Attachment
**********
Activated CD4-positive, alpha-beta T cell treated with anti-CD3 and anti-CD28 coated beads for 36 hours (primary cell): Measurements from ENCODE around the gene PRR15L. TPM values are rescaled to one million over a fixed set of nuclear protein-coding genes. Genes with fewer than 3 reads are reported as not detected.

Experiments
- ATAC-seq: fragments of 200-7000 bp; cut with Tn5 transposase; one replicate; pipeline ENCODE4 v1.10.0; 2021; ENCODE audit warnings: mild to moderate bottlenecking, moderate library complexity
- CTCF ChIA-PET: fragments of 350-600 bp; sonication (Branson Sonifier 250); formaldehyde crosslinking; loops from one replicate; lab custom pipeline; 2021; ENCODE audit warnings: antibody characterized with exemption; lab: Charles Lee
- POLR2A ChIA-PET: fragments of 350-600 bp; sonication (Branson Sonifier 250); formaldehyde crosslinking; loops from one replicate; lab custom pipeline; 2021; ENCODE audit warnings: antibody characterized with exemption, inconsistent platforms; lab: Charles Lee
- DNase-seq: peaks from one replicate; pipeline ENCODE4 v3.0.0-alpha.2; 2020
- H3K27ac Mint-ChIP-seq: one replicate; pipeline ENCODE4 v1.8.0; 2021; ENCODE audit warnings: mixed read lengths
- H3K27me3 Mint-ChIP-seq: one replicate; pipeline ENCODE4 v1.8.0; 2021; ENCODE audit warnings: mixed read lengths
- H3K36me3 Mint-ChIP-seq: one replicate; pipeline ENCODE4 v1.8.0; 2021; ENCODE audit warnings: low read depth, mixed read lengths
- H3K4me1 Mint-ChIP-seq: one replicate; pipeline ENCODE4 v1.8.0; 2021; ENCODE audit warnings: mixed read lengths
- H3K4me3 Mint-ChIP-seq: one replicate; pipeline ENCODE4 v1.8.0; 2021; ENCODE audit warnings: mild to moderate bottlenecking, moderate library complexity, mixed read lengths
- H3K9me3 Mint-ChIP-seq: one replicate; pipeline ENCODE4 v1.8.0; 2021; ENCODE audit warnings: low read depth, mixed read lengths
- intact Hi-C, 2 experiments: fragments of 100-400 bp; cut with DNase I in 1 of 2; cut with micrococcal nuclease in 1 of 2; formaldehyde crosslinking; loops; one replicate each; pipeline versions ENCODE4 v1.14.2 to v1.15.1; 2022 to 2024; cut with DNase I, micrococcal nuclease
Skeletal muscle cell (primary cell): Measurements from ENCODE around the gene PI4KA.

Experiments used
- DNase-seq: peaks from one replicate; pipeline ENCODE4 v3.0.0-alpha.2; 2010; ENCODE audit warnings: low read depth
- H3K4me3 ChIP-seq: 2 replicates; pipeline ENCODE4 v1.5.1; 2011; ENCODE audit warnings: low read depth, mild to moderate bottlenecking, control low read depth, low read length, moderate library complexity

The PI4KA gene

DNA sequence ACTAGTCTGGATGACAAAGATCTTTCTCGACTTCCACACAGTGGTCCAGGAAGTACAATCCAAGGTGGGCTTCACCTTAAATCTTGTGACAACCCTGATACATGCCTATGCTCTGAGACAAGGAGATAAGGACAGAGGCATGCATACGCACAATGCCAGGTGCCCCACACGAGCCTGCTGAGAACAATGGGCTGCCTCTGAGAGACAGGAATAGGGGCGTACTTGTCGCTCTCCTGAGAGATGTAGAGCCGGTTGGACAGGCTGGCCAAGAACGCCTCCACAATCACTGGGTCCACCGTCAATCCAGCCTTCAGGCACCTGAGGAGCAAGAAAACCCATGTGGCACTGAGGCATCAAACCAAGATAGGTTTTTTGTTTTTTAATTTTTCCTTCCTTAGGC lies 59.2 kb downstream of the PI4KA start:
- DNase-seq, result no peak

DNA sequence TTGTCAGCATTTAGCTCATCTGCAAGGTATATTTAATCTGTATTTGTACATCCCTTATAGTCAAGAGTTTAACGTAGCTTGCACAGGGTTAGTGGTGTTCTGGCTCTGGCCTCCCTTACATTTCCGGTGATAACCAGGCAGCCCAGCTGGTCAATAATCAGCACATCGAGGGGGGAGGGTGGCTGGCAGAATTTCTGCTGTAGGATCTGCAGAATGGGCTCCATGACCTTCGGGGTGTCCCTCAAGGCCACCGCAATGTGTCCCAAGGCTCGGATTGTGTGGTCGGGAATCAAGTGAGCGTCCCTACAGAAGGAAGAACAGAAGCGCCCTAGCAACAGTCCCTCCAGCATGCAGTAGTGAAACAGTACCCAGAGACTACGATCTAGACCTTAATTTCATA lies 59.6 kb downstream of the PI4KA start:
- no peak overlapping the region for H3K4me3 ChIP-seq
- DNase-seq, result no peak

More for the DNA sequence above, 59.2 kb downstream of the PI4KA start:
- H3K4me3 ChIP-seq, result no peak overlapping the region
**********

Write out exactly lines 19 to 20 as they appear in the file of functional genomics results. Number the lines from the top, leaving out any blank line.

DNA sequence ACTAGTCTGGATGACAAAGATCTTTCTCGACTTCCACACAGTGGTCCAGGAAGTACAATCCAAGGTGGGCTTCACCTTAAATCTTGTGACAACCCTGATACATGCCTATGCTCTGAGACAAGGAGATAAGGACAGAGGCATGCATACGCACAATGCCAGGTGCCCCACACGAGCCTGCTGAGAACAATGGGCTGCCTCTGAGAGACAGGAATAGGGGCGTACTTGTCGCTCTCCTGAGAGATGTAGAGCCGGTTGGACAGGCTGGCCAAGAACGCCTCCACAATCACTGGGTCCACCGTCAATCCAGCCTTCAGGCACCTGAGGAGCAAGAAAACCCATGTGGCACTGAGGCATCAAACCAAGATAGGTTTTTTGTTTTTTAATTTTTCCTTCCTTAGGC lies 59.2 kb downstream of the PI4KA start:
- DNase-seq, result no peak